Social Security (Benefit Categories and Work Focus) Ammendment Bill
Summary of key points
- Caritas opposes the analysis and assumptions which have resulted in the measures in this Bill.
- The proposals in this legislation continue to focus on the behaviour of individuals who receive benefits, rather than the economic and structural reasons behind the growth in unemployment following the global financial crisis.
- The legislation is based on a perspective of people seen primarily as economic units, rather than people seen holistically with a range of roles and responsibilities within families, communities and society.
- Stakeholder consultation has been inadequate. Caritas has contributed considerable time and resources in recent years to analysing and commenting on welfare change proposals. We do not find our voice or the voices of people who receive benefits reflected in the papers that policy decision makers and advisors have prepared to aid your legislative decision making.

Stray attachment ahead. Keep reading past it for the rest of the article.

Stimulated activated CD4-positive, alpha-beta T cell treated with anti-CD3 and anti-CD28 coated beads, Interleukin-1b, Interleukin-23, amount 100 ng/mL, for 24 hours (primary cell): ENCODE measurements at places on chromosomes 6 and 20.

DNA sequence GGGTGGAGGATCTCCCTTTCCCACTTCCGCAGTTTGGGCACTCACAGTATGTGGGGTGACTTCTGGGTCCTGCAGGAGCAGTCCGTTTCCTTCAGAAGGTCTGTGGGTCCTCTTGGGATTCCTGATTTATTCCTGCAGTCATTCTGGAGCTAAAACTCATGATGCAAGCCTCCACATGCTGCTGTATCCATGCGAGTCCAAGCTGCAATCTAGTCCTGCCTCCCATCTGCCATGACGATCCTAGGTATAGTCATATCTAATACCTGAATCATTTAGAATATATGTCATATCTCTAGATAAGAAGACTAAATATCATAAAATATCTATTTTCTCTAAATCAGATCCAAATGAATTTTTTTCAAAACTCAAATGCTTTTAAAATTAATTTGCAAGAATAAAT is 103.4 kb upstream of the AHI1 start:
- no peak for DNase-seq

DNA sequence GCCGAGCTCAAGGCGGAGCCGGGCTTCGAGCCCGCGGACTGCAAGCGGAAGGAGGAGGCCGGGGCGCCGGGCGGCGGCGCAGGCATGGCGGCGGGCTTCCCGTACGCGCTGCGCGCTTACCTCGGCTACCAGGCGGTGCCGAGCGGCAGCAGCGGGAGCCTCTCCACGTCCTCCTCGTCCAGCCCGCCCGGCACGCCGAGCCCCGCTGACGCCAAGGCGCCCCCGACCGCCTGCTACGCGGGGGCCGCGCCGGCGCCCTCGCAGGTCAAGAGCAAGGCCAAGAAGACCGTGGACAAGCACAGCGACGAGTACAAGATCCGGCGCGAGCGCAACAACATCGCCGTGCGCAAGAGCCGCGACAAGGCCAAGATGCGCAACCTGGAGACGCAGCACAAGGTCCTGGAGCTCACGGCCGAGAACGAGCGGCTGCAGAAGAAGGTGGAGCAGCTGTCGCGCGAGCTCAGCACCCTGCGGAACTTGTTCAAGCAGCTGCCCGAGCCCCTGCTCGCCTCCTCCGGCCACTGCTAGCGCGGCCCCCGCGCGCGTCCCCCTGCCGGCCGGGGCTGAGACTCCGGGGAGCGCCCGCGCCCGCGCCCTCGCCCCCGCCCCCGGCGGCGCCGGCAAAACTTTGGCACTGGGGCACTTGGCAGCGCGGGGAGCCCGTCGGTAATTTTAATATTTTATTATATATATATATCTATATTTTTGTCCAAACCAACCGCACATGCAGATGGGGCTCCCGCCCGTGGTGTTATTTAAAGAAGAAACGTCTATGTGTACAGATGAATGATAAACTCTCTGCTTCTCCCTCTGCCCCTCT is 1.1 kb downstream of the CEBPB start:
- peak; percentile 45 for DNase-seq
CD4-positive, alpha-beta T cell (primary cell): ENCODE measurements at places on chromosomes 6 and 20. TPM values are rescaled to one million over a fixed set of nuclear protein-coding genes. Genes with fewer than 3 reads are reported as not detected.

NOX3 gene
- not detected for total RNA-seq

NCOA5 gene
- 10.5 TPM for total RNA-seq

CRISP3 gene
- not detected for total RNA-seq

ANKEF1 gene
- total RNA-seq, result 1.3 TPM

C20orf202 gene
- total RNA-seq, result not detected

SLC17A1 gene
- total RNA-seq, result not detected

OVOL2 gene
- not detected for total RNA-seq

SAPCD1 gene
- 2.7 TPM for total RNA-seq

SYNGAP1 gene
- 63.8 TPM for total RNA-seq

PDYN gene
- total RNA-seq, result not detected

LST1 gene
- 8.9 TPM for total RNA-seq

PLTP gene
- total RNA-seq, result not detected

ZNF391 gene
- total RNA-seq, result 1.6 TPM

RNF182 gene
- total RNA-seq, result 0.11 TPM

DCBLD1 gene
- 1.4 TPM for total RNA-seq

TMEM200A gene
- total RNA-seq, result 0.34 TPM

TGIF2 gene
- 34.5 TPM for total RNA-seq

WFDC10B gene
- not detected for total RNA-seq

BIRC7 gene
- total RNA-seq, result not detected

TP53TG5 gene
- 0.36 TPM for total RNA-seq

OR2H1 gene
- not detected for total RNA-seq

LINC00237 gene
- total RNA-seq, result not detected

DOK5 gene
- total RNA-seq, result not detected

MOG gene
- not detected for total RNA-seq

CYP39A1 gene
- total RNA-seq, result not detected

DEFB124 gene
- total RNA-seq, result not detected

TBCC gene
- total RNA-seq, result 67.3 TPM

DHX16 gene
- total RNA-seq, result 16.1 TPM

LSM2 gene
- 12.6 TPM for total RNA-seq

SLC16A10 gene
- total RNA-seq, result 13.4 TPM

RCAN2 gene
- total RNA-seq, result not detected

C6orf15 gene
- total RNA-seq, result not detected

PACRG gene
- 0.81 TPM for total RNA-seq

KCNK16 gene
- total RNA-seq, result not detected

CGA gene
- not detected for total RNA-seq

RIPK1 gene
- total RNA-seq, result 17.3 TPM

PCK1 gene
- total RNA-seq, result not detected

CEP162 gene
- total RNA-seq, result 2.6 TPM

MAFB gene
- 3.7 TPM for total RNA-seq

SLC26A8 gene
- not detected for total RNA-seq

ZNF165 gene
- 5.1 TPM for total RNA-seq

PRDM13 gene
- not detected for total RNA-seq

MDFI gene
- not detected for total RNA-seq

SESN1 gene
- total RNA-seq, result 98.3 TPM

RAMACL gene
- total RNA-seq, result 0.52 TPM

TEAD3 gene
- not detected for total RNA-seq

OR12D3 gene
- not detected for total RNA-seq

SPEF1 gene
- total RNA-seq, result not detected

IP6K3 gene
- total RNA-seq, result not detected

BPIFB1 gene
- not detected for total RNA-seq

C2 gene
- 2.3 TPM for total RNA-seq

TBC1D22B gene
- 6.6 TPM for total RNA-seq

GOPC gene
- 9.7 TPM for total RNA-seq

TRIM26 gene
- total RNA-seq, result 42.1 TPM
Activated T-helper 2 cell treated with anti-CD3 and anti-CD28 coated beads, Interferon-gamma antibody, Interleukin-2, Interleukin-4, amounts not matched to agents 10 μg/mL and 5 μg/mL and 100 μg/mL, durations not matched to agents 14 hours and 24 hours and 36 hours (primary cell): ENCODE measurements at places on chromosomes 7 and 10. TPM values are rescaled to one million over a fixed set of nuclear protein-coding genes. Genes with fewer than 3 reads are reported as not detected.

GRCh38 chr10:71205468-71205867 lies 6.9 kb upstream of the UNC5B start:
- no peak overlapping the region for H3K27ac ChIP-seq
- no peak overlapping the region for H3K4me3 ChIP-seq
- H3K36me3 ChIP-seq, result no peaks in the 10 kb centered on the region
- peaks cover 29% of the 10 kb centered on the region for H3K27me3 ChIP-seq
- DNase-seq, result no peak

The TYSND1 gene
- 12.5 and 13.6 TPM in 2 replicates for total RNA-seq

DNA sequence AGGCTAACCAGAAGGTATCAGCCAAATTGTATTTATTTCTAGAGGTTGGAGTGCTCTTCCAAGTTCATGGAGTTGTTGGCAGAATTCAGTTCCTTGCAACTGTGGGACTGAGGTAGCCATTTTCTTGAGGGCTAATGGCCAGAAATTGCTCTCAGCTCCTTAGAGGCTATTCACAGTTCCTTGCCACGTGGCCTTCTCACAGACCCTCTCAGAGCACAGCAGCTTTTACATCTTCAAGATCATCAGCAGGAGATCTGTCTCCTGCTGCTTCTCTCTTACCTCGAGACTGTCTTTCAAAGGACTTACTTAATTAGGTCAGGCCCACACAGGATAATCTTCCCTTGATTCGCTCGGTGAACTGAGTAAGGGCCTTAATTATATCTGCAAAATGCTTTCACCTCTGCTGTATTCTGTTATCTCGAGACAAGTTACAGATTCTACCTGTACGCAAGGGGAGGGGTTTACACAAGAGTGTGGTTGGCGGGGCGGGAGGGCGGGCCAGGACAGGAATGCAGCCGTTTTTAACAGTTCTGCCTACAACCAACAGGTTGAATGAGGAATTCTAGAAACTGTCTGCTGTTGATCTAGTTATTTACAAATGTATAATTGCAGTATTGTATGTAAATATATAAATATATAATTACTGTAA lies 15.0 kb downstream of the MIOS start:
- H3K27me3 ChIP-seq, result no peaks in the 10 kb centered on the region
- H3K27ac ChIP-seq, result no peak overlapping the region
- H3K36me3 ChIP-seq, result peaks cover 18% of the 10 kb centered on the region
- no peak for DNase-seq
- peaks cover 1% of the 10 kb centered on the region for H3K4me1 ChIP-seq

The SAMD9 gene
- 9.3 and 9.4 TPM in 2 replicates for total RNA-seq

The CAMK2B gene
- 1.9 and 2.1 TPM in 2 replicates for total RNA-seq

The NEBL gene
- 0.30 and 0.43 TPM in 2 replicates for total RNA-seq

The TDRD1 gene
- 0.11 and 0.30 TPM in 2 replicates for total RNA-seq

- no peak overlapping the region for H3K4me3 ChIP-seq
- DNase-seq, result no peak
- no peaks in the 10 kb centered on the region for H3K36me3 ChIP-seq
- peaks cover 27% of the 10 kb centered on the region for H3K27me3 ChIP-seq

- We will not devote time and resources to another comprehensive assessment of this widesweeping legislation, but will restrict our comment to four sections:
- The merging and renaming of benefit categories adds complexity to, rather than simplifying, the main benefit types, while failing to address the complexity of second and third tier assistance.
- We are deeply concerned about using benefit receipt to impose ‘social obligations’ on people receiving benefits which are not required on wider society, such as compulsory early childhood education from the age of 3.
- We continue to be deeply concerned at the contraceptive mentality implicit in the discouragement of ‘subsequent’ children born in beneficiary families.
- The potentially severe impact of cutting incomes requires that there are processes in place to speedily review decisions about the application of sanctions.
- The flawed assumption that benefit dependency is the cause rather than the result of poverty was the basis of the Welfare Working Group terms of reference and all subsequent work on welfare reform. This assumption has inevitably led to policy choices which focus on individual behaviour rather than the structural economic reasons for New Zealand’s current levels of unemployment and benefit receipt.
- Even if administered fairly and compassionately they will only move a small proportion of people out of poverty. Many others will continue to live in situations of deprivation.
Read our written and oral submissions on the Bill here: